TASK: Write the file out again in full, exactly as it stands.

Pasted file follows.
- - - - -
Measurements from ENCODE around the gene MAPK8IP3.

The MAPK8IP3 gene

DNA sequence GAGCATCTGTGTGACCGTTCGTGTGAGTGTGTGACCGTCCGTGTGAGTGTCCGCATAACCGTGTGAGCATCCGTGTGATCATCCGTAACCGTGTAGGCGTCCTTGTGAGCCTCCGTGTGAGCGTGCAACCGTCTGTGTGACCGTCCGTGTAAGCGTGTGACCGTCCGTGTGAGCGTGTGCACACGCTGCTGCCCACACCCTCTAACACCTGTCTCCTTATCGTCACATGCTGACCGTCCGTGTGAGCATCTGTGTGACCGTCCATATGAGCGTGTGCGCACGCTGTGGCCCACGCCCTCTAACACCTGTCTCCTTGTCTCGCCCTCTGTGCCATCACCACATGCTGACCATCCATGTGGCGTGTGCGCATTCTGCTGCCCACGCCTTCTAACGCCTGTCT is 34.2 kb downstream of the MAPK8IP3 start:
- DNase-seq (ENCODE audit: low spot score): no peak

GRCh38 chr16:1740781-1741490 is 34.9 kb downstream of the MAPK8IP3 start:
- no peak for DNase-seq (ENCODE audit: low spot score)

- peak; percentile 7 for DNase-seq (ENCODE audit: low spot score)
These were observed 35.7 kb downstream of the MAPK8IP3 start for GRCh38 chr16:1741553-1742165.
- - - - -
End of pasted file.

Measurements from ENCODE around the gene MAPK8IP3.

The MAPK8IP3 gene

DNA sequence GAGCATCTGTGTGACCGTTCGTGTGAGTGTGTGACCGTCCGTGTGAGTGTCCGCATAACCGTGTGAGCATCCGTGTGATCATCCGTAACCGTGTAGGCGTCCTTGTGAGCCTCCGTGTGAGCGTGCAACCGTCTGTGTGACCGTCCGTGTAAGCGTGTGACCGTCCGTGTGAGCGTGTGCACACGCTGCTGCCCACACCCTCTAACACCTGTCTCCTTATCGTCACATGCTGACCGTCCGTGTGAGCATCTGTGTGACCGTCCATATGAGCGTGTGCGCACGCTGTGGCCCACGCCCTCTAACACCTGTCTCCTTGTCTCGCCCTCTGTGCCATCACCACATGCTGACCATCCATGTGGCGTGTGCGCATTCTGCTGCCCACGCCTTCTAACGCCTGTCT is 34.2 kb downstream of the MAPK8IP3 start:
- DNase-seq (ENCODE audit: low spot score): no peak

GRCh38 chr16:1740781-1741490 is 34.9 kb downstream of the MAPK8IP3 start:
- no peak for DNase-seq (ENCODE audit: low spot score)

- peak; percentile 7 for DNase-seq (ENCODE audit: low spot score)
These were observed 35.7 kb downstream of the MAPK8IP3 start for GRCh38 chr16:1741553-1742165.